$3 Million Gift Will Trigger Restoration of Historic
Flint and Anderson Halls
Taken shortly after the building's completion, this photo illustrates
the dramatic effect Flint Hall had on the (then sparse) UF campus.
After 20 years of vacancy and decay, Flint Hall (1910) will finally get the renovations needed to restore its grandeur and integrity. Kenneth Keene (Math '47) and his wife, Janet, recently made the University a $3 million gift to initiate the project. With the addition of state matching and added capital improvement funds, the Keenes' generosity will actually yield over $18 million, enabling the concurrent renovation of Anderson Hall (1913), Flint's eastern counterpart. "The Keenes wanted their gift to have a significant impact on both the College of Liberal Arts and Sciences (CLAS) and the University of Florida as a whole," explains CLAS Associate Dean Chuck Frazier. "By writing Anderson into the proposal, we were able to generate additional state funds, dramatically increasing the potential benefits."
Flint and Anderson, two of the
13 original campus buildings designed by architect William Edwards, were
intended to serve as "gateposts" to the university, and for many years--with
their striped awnings and ivy-covered walls--they indeed formed a stately
entrance to campus. Both historic UF buildings were slated for demolition
in the late 1970s, but a local group of concerned preservationists helped
facilitate the buildings' entry into the national registry of historic
places, saving them from destruction.
The historic character of Flint Hall was substantially damaged with a late 1950s renovation designed to maximize square footage. The north, south and west entrances were bricked up, and the two-story stairwells were converted to one-story units for additional classroom and office space. The original Gothic vaulted ceiling and arched entryway were destroyed, and composite columns, carved woodwork, ornamental plasterwork and the formal entry hall and stairs were all removed. Terra cotta ornamentation on the exterior surrounding the north entrance was also done away with.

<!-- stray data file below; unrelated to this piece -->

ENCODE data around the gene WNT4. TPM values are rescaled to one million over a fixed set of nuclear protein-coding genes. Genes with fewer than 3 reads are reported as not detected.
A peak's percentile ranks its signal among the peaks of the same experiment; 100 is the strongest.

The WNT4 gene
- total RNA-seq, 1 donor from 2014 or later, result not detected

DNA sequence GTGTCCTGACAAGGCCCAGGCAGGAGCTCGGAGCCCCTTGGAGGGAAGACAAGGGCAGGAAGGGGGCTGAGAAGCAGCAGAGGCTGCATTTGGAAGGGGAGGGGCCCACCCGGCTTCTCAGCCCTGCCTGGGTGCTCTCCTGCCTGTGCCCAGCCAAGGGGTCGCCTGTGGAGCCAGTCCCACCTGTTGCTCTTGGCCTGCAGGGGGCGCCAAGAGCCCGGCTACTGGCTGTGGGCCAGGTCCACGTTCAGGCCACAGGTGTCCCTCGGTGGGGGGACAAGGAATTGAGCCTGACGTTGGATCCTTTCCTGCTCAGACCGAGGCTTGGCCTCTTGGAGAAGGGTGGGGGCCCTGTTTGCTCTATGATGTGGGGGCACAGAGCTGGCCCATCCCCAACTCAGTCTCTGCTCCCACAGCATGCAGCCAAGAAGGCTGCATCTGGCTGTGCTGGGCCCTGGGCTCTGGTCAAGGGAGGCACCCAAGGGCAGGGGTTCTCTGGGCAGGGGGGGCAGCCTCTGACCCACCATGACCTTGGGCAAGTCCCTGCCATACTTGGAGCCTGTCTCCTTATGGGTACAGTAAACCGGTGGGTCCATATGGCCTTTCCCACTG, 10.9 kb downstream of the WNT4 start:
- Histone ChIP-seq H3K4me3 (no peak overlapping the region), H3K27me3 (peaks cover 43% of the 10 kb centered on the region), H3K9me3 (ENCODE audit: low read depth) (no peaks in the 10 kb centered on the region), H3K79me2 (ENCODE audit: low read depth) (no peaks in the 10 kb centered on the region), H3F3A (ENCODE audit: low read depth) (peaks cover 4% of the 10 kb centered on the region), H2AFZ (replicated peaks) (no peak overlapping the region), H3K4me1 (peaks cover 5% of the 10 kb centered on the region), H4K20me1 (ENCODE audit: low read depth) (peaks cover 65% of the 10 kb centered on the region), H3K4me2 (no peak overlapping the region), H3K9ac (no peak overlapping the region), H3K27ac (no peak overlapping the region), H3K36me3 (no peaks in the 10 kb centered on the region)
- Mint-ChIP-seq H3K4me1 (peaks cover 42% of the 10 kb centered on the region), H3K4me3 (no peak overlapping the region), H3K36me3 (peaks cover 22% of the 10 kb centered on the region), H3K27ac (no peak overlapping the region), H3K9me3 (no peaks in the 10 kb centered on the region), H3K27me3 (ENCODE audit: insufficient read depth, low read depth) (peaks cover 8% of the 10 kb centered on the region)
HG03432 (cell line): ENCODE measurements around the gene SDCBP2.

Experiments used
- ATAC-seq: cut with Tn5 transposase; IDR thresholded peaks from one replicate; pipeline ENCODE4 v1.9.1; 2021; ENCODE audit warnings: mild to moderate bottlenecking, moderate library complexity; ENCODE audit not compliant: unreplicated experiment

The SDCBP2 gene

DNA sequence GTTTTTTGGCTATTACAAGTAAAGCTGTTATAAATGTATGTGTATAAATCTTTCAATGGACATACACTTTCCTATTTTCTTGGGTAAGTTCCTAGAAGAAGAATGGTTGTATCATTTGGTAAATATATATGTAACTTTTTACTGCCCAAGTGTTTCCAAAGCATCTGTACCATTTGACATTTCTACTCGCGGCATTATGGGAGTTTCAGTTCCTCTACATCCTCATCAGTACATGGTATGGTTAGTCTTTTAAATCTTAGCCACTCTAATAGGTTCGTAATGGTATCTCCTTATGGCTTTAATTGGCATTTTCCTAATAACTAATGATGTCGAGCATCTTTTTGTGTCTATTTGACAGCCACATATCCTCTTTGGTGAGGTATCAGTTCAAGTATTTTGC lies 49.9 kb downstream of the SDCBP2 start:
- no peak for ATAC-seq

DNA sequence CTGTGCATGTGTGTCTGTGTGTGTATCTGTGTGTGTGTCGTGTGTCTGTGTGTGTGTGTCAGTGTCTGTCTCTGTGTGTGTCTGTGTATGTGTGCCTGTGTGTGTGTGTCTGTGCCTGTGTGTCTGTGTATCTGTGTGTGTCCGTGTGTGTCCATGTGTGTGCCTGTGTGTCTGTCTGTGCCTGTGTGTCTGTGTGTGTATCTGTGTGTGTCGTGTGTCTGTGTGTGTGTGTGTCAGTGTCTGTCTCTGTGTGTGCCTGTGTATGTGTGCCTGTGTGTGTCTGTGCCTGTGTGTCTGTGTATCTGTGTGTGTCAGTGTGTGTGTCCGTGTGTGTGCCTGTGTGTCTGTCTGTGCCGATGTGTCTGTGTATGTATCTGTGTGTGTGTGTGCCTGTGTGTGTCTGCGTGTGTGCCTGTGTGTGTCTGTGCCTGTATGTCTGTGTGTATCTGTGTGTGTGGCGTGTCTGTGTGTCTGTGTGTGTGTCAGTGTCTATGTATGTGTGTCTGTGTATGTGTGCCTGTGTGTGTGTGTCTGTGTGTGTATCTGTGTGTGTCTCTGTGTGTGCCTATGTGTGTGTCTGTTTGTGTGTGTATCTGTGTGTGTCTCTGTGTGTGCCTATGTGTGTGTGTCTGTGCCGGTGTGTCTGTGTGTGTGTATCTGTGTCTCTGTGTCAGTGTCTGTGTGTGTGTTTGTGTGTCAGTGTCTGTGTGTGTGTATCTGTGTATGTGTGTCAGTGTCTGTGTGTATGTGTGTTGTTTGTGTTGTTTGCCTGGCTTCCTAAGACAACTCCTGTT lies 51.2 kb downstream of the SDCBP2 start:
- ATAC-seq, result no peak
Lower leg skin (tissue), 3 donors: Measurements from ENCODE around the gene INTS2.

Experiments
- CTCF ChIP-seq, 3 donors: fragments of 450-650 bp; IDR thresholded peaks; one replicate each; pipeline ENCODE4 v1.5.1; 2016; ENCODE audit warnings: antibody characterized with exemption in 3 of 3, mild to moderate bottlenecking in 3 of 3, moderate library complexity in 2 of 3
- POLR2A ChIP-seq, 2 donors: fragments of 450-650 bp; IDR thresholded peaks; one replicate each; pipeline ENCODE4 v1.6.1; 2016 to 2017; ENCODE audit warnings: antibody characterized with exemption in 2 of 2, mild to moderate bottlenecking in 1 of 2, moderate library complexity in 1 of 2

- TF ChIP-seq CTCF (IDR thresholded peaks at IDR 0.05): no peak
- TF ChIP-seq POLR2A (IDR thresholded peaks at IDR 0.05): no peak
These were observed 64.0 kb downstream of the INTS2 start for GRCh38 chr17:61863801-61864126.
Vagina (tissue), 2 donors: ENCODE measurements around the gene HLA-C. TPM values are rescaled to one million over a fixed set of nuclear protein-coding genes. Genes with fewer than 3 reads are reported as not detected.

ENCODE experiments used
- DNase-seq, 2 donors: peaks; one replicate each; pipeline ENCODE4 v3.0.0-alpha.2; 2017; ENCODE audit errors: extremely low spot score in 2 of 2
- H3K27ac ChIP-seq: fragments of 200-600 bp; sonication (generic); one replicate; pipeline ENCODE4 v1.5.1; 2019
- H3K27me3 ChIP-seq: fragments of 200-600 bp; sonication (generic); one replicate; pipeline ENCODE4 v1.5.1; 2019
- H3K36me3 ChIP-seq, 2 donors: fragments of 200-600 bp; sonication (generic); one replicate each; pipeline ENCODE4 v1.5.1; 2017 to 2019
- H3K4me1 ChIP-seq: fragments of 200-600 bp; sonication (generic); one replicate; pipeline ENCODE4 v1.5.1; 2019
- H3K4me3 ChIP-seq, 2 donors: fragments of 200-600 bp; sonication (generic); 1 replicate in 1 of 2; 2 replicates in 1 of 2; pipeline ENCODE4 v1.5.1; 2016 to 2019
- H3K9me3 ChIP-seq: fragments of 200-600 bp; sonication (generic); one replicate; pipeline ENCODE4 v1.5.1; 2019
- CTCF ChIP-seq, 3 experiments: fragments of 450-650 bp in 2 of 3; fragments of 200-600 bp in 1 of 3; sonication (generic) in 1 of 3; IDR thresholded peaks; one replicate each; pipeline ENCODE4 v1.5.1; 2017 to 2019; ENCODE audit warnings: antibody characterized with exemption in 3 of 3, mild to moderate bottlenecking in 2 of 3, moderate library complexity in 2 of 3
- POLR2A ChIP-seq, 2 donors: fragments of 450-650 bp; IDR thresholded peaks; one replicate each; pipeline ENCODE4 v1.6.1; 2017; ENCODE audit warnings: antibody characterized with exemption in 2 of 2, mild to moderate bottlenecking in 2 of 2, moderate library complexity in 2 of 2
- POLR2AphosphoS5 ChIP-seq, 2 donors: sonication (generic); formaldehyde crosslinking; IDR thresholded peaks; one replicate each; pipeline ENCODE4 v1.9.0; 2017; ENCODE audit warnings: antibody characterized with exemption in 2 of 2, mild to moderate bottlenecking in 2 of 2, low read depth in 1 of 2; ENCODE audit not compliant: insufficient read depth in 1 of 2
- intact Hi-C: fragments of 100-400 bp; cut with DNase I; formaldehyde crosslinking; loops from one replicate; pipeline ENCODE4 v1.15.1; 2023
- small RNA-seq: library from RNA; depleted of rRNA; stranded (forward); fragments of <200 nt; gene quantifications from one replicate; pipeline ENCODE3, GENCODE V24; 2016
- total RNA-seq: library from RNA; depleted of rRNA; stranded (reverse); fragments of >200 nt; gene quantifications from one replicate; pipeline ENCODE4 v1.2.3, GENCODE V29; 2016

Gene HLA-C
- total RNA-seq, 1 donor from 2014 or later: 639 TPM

After continued decay, Flint Hall was condemned in 1978 by the State Fire
Marshall, who prohibited its use as an instructional facility until numerous
code violations had been corrected. The building has remained vacant
since then, although various departments have used portions of the building
Because Anderson and Flint are part of the historic northeast quadrant of campus (where the majority of libraries, teaching departments and classrooms are still located), UF Provost Betty Capaldi put a priority on securing funding for them. "They will be wonderful classroom/office buildings in a location where we really need them," she says.
The dual renovation of Anderson and Keene-Flint Halls addresses serious CLAS problems (decaying facilities and the need for additional teaching space) while also alleviating a major UF pressure: increasing enrollment and the resulting shortage of classroom and instructional support facilities. Since CLAS is a central part of UF's instructional program, the Keenes' gift will indeed have the major significance they'd hoped for.
New and improved "Keene-Flint"
and Anderson Halls are scheduled for completion in the year 2000.
The project's benefactors, who have already endowed a scholarship fund
and donated money for a faculty center in Dauer Hall, are modest about
their contributions. "Our principal motivation," says Ken Keene, "is to
help provide proper educational opportunities for future UF students."
Alumni CLAS notes is published twice a year by the University of Florida College of Liberal Arts and Sciences for its alumni and friends. Please send all correspondence to the Editor, 2014 Turlington Hall, University of Florida, Gainesville, FL 32611, call 352/392-1516 or e-mail email@example.com
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